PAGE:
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ghost stories
Scary and exciting Ghost Stories from around the World . . .

Ghost Story Title : The Spectre of Tappington Part-12 by Richard Harris Barham


Ghost Story:

A rap at Tom Ingoldsby's door the following morning startled him as he was shaving; -- he cut his chin.

'Come in,-and be d -- d to you!' said the martyr, pressing his thumb on the scarified epidermis. -- The door opened, and exhibited Mr Barney Maguire.

'Well, Barney, what is it?' quoth the sufferer, adopting the vernacular of his visitant.

'The master, sir -- '

'Well, what does he want?'

'The loanst of a breeches, plase your honour.'

'Why, you don't mean to tell me -- By Heaven, this is too good!' shouted Tom, bursting into a fit of uncontrollable laughter. 'Why, Barney, you don't mean to say the ghost has got them again!'

Mr Maguire did not respond to the young squire's risibility; the cast of his countenance was decidedly serious.

'Faith, then, it's gone they are, sure enough! Hasn't meself been looking over the bed, and under the bed, and in the bed, for the matter of that, and divil a ha'p'orth of breeches is there to the fore at all: -- I'm bothered entirely!'

'Hark'ee! Mr Barney,' said Tom, incautiously removing his thumb, and letting a crimson stream 'incarnadine the multitudinous' lather that plastered his throat, -- 'this may be all very well with your master, but you don't humbug me, sir: -- tell me instantly what have you done with the clothes?'

This abrupt transition from 'lively to severe' certainly took Maguire by surprise, and he seemed for an instant as much disconcerted as it is possible to disconcert an Irish gentleman's gentleman.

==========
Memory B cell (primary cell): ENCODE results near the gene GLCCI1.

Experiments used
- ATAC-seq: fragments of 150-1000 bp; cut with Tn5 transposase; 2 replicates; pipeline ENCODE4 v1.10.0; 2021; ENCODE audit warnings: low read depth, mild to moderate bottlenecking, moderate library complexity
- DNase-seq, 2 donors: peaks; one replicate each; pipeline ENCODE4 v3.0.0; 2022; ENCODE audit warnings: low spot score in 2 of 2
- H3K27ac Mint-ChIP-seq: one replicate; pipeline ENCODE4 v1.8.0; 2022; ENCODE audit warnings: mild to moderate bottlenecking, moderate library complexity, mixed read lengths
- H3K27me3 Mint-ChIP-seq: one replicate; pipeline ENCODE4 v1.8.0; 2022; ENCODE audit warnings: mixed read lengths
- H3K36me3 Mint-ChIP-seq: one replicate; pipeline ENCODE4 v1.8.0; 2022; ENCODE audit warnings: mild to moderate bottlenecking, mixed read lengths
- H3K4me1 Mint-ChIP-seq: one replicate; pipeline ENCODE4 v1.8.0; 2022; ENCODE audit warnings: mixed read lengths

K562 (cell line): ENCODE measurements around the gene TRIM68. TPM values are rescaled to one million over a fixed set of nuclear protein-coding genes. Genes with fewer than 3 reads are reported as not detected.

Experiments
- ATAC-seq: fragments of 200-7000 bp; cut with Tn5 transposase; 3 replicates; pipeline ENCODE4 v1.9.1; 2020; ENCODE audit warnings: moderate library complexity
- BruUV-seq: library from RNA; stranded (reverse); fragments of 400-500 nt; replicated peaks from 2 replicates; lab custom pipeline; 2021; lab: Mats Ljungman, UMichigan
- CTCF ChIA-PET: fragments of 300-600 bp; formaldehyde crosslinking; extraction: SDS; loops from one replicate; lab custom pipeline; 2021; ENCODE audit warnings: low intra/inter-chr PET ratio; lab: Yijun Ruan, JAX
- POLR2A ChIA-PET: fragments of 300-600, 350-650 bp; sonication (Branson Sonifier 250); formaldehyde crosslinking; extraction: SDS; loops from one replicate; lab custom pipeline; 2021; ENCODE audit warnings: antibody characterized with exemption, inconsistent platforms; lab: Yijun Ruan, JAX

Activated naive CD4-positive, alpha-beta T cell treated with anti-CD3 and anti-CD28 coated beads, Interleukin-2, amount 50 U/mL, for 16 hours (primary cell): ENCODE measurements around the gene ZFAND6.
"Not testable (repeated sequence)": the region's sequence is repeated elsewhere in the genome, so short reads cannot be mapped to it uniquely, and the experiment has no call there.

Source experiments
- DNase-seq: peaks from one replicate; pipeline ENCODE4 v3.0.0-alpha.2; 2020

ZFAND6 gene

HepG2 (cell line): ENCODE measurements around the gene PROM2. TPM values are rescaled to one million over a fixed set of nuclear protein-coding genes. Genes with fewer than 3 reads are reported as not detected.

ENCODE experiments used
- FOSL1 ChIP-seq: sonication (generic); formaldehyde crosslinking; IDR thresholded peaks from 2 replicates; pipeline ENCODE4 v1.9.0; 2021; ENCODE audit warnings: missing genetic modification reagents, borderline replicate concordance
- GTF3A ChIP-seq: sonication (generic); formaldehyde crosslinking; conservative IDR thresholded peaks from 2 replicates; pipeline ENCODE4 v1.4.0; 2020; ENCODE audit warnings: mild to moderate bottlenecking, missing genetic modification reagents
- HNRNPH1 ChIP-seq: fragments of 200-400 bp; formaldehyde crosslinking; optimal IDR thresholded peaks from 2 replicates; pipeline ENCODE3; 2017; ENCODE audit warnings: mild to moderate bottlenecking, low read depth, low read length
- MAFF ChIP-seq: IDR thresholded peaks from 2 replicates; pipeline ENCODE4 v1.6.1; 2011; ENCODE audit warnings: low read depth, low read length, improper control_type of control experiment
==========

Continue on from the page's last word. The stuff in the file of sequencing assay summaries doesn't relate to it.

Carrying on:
'Me? is it meself, then, that's the ghost to your honour's thinking?' said he, after a moment's pause, and with a slight shade of indignation in his tones: 'is it I would stale the master's things? -- and what would I do with them?'

'That you best know: -- what your purpose is I can't guess, for I don't think you mean to 'stale' them, as you call it; but that you are concerned in their disappearance, I am satisfied. Confound this blood! -- give me a towel, Barney.'

Maguire acquitted himself of the commission. 'As I've a sowl, your honour,' said he solemnly, 'little it is meself knows of the matter: and after what I seen -- '

'What you've seen! Why, what have you seen? -- Barney, I don't want to enquire into your flirtations; but don't suppose you can palm off your saucer eyes and gig-lamps upon me!'

'Then, as sure as your honour's standing there I saw him: and why wouldn't I, when Miss Pauline was to the fore as well as meself, and -- '

'Get along with your nonsense,leave the room, sir!'

'But the master?' said Barney imploringly; 'and without a breeches? -- sure he'll be catching cowld! -- '

'Take that, rascal!' replied Ingoldsby, throwing a pair of pantaloons at, rather than to, him: 'but don't suppose, sir, you shall carry on your tricks here with impunity; recollect there is such a thing as a tread-mill, and that my father is a county magistrate.'

Barney's eye flashed fire, -- he stood erect, and was about to speak; but, mastering himself, not without an effort, he took up the garment, and left the room as perpendicular as a Quaker.

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